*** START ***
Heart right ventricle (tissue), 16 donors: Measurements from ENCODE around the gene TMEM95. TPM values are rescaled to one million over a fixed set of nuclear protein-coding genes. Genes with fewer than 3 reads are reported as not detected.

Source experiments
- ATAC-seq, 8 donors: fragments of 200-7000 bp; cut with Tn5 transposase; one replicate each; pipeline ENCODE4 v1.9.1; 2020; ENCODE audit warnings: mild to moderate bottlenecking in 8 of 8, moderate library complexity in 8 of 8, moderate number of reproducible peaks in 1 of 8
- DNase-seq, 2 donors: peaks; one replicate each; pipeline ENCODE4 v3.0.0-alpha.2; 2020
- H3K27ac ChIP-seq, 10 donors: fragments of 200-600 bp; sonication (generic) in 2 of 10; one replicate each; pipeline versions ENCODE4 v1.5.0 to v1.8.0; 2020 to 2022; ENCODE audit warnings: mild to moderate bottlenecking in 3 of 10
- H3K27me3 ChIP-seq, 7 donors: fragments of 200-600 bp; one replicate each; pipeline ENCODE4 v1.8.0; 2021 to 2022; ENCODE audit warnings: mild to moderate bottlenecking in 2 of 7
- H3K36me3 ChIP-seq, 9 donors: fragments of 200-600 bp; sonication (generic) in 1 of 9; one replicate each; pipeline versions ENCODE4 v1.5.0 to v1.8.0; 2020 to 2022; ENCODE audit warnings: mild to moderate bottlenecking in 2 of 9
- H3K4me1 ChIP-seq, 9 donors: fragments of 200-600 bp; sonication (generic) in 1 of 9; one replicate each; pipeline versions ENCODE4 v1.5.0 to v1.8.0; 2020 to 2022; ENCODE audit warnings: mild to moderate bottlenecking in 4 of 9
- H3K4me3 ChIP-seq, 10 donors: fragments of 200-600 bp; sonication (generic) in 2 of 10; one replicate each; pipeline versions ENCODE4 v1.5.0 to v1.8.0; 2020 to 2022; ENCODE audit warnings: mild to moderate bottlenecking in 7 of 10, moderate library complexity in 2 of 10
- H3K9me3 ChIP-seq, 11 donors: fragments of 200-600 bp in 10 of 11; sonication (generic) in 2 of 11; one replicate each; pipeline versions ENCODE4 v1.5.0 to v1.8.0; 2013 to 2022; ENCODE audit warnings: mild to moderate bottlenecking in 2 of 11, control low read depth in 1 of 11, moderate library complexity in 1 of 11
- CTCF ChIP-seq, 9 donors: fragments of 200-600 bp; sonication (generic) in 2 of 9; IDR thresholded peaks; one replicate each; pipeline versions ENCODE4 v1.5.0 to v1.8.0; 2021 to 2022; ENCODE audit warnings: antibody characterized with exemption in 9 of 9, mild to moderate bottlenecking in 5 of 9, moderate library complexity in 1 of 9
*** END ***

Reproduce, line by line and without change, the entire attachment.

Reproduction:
Heart right ventricle (tissue), 16 donors: Measurements from ENCODE around the gene TMEM95. TPM values are rescaled to one million over a fixed set of nuclear protein-coding genes. Genes with fewer than 3 reads are reported as not detected.

Source experiments
- ATAC-seq, 8 donors: fragments of 200-7000 bp; cut with Tn5 transposase; one replicate each; pipeline ENCODE4 v1.9.1; 2020; ENCODE audit warnings: mild to moderate bottlenecking in 8 of 8, moderate library complexity in 8 of 8, moderate number of reproducible peaks in 1 of 8
- DNase-seq, 2 donors: peaks; one replicate each; pipeline ENCODE4 v3.0.0-alpha.2; 2020
- H3K27ac ChIP-seq, 10 donors: fragments of 200-600 bp; sonication (generic) in 2 of 10; one replicate each; pipeline versions ENCODE4 v1.5.0 to v1.8.0; 2020 to 2022; ENCODE audit warnings: mild to moderate bottlenecking in 3 of 10
- H3K27me3 ChIP-seq, 7 donors: fragments of 200-600 bp; one replicate each; pipeline ENCODE4 v1.8.0; 2021 to 2022; ENCODE audit warnings: mild to moderate bottlenecking in 2 of 7
- H3K36me3 ChIP-seq, 9 donors: fragments of 200-600 bp; sonication (generic) in 1 of 9; one replicate each; pipeline versions ENCODE4 v1.5.0 to v1.8.0; 2020 to 2022; ENCODE audit warnings: mild to moderate bottlenecking in 2 of 9
- H3K4me1 ChIP-seq, 9 donors: fragments of 200-600 bp; sonication (generic) in 1 of 9; one replicate each; pipeline versions ENCODE4 v1.5.0 to v1.8.0; 2020 to 2022; ENCODE audit warnings: mild to moderate bottlenecking in 4 of 9
- H3K4me3 ChIP-seq, 10 donors: fragments of 200-600 bp; sonication (generic) in 2 of 10; one replicate each; pipeline versions ENCODE4 v1.5.0 to v1.8.0; 2020 to 2022; ENCODE audit warnings: mild to moderate bottlenecking in 7 of 10, moderate library complexity in 2 of 10
- H3K9me3 ChIP-seq, 11 donors: fragments of 200-600 bp in 10 of 11; sonication (generic) in 2 of 11; one replicate each; pipeline versions ENCODE4 v1.5.0 to v1.8.0; 2013 to 2022; ENCODE audit warnings: mild to moderate bottlenecking in 2 of 11, control low read depth in 1 of 11, moderate library complexity in 1 of 11
- CTCF ChIP-seq, 9 donors: fragments of 200-600 bp; sonication (generic) in 2 of 9; IDR thresholded peaks; one replicate each; pipeline versions ENCODE4 v1.5.0 to v1.8.0; 2021 to 2022; ENCODE audit warnings: antibody characterized with exemption in 9 of 9, mild to moderate bottlenecking in 5 of 9, moderate library complexity in 1 of 9